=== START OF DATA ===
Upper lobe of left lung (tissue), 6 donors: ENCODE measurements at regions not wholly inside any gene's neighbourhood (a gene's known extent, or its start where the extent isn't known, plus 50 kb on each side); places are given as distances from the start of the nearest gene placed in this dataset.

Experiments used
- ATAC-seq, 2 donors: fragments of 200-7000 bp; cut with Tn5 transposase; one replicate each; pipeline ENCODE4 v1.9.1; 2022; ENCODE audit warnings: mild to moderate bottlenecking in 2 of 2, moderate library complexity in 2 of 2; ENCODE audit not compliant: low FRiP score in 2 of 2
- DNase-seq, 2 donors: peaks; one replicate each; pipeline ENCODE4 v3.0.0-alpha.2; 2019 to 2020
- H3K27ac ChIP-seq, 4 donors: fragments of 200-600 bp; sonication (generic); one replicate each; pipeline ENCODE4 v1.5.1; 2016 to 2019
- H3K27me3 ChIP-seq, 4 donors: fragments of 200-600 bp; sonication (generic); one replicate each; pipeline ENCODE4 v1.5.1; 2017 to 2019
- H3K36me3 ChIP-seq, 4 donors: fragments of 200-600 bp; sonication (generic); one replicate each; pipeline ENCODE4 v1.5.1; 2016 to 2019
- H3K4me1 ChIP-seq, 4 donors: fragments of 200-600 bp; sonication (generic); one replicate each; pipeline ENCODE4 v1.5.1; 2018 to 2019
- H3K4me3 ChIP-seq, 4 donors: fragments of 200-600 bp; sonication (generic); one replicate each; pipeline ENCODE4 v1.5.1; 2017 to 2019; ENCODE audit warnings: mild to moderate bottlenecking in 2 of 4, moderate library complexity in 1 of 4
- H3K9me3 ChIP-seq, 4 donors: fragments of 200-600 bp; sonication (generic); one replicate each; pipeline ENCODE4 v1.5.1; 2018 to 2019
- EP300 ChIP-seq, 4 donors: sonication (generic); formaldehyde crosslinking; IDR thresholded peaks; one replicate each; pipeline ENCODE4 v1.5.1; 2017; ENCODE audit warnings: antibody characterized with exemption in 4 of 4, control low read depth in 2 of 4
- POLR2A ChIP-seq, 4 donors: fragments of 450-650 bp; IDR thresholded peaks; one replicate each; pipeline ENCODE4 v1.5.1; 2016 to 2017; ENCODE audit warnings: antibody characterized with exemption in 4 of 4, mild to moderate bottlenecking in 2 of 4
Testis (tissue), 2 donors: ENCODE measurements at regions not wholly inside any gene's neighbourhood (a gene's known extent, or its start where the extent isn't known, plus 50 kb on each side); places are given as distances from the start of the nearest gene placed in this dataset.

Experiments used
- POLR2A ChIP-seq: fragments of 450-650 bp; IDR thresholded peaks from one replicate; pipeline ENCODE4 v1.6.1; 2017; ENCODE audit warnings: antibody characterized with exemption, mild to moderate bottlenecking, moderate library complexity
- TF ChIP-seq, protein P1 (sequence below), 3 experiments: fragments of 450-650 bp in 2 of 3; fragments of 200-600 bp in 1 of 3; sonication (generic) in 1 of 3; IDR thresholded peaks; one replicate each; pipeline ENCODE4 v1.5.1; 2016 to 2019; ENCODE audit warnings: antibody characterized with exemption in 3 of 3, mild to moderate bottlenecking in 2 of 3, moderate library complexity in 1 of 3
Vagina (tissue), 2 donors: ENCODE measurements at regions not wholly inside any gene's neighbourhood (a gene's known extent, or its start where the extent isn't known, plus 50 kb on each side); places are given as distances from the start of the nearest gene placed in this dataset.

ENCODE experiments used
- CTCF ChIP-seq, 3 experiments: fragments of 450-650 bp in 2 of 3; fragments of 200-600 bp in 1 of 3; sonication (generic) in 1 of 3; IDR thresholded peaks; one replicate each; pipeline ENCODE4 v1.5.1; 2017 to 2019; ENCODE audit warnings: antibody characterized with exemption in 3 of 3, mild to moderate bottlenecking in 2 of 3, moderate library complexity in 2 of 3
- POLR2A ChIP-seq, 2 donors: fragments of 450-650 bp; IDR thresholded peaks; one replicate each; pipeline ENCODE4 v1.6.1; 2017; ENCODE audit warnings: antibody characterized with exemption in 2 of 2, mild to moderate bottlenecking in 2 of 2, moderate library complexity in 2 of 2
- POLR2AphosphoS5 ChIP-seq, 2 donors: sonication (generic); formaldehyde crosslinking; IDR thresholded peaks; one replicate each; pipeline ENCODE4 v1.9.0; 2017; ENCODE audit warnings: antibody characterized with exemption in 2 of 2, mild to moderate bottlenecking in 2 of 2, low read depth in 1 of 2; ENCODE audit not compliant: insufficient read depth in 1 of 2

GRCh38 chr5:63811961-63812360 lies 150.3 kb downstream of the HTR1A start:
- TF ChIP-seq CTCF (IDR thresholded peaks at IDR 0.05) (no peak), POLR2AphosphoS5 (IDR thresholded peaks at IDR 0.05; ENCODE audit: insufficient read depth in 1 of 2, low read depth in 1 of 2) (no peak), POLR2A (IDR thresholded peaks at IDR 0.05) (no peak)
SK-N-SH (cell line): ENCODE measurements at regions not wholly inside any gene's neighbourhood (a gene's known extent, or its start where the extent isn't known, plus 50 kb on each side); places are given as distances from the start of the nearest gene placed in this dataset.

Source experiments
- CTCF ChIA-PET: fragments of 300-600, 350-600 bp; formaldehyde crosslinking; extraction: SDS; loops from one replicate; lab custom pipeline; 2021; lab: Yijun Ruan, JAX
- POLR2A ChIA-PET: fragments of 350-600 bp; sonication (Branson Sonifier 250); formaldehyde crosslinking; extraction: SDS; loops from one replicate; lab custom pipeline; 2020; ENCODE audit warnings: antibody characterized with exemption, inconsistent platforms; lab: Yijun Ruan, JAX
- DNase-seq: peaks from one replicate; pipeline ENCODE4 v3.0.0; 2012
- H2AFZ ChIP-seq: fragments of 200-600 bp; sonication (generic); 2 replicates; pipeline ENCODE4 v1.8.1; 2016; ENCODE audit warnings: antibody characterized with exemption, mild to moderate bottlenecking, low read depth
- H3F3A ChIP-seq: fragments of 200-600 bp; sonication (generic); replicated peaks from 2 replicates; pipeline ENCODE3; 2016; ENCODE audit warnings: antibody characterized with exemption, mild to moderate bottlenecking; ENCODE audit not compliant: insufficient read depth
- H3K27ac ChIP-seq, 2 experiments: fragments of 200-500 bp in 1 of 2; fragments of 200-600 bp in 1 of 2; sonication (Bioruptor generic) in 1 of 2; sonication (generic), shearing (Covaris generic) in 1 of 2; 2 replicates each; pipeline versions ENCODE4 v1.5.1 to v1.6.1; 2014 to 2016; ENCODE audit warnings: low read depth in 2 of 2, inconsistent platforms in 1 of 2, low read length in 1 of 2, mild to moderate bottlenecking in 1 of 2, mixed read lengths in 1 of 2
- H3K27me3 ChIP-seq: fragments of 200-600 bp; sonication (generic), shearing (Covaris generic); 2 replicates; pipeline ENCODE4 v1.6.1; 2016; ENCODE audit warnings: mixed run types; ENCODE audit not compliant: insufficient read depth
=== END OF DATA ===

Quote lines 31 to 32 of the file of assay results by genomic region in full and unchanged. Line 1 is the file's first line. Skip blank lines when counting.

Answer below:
- H3K27ac ChIP-seq, 2 experiments: fragments of 200-500 bp in 1 of 2; fragments of 200-600 bp in 1 of 2; sonication (Bioruptor generic) in 1 of 2; sonication (generic), shearing (Covaris generic) in 1 of 2; 2 replicates each; pipeline versions ENCODE4 v1.5.1 to v1.6.1; 2014 to 2016; ENCODE audit warnings: low read depth in 2 of 2, inconsistent platforms in 1 of 2, low read length in 1 of 2, mild to moderate bottlenecking in 1 of 2, mixed read lengths in 1 of 2
- H3K27me3 ChIP-seq: fragments of 200-600 bp; sonication (generic), shearing (Covaris generic); 2 replicates; pipeline ENCODE4 v1.6.1; 2016; ENCODE audit warnings: mixed run types; ENCODE audit not compliant: insufficient read depth